It’s still Happy Birthday, Guerlain!

2018 marked Guerlain‘s 190th anniversary – an incredible achievement for any perfume house, in the fickle world of fragrance. With plans recently unveiled to open 100 dedicated perfumeries around the world – we have everything crossed for London! – we wanted to celebrate Guerlain’s iconic status before the year was up, dipping into their heritage via the Guerlain perfumers and some of their most fabled creations…

Pierre-François-Pascal Guerlain – Guerlain Perfumer 1828-1864

‘Make good products, never compromise on quality. Have simple ideas and apply them to the letter.’

With a love of scents that was kindled by the spices sold in his father’s shop, Pierre-François-Pascal became a perfumer-chemist, opening his first store in 1828. Guerlain’s fragrances soon began to enchant Parisian society, with customers including the Countess of Castiglione, the Prince of Wales and the Duchess of Berry.


His most famous customer, however, was the wife of Napoleon III, Eugénie, who awarded him the title ‘Patented Perfumer to Her Majesty’ for Eau de Cologne Impériale, the fragrance he created to mark her marriage to the Emperor. It was luxuriously decanted into a bee bottle (created by Pochet) that was a tribute to the Napoleonic empire. It became one of the symbols of the House of Guerlain. This ultra-classic Cologne, with its notes of rose, neroli and jasmine, endures in the collection today  – and how many scents can we splash on that were once worn by emperors…?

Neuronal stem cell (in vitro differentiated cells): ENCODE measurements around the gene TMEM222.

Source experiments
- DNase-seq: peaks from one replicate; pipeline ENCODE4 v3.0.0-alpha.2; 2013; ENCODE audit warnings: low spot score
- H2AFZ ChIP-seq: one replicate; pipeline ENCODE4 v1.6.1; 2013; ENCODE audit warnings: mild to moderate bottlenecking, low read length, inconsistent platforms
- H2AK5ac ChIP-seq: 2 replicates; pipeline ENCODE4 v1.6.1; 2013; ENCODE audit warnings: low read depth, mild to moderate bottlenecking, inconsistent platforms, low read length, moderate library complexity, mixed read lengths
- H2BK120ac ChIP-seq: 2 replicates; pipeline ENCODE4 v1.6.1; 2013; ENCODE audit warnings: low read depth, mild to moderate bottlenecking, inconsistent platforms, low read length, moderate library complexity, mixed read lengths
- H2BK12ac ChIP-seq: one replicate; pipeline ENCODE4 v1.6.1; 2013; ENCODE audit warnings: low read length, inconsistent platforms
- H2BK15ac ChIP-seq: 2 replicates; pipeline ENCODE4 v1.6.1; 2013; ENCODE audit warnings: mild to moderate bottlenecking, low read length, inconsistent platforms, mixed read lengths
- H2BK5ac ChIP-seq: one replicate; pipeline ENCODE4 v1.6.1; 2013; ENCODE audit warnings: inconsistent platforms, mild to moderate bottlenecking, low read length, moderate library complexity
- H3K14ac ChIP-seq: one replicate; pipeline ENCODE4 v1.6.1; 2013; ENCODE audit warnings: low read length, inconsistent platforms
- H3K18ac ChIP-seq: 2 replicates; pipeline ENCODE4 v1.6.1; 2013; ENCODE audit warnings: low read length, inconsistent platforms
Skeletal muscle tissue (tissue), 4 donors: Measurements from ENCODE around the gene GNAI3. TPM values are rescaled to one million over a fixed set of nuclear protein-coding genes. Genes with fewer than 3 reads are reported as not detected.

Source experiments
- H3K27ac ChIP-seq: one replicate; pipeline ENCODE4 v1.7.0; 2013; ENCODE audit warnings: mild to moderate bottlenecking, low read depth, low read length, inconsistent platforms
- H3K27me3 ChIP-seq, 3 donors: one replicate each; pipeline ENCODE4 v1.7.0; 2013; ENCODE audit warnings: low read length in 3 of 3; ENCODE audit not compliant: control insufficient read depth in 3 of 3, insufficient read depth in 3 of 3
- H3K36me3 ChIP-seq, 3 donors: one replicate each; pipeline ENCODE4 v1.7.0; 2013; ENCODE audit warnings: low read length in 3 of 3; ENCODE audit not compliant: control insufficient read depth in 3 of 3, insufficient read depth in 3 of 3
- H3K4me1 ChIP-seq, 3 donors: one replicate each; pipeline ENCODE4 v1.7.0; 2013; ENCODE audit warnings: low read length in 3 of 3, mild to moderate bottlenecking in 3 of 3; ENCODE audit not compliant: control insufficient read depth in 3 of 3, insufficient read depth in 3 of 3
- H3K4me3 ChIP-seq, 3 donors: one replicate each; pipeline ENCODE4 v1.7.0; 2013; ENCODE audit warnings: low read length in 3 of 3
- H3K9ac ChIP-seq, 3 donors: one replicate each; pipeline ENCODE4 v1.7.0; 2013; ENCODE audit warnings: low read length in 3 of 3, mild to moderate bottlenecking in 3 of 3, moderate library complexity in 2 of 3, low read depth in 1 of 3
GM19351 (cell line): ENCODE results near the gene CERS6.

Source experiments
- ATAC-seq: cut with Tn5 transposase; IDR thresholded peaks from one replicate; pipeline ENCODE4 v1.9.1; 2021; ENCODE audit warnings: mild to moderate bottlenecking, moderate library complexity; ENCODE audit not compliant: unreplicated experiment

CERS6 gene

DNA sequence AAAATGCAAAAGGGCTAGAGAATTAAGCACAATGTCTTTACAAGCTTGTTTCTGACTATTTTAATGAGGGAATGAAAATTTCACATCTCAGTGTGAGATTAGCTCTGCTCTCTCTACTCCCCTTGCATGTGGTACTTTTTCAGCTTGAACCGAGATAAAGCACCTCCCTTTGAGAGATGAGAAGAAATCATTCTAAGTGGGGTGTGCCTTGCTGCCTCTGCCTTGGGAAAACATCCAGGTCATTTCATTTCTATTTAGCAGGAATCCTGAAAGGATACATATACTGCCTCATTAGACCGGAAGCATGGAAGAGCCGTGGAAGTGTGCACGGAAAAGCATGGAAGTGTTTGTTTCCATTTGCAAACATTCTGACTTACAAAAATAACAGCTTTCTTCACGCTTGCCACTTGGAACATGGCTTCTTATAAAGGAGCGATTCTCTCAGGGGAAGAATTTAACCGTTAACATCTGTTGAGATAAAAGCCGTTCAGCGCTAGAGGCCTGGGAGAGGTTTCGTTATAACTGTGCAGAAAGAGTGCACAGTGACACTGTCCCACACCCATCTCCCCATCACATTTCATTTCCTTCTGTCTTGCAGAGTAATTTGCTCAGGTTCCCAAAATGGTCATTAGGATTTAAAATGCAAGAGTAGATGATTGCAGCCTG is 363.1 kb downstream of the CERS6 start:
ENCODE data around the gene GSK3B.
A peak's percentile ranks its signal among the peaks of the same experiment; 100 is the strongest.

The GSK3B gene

Aimé Guerlain – Guerlain Perfumer 1864-1890

‘Every woman must have her own fragrance if she wants to be different.’

Aimé Guerlain inherited his father’s talent for perfumery – and was steeped in the family philosophy that there must never be a compromise on quality. Among his most famous creations was Jicky, a revolutionary fragrance which blended synthetic notes with naturals to enhance its fougère construction.


Jicky’s key ingredient was coumarin, an isolate from tonka bean, which had been developed by a chemist called Perkin in 1868, changing the course of perfumery. Its name? It’s subject to conjecture: Jicky was the nickname of Aimé Guerlain’s nephew Jacques (who at fifteen was already passionate about perfumery, and who would ultimately follow in Aimé’s footsteps). But it was also the name of the perfumer’s first love, an Englishwoman who he met while studying in London and is said never to have forgotten.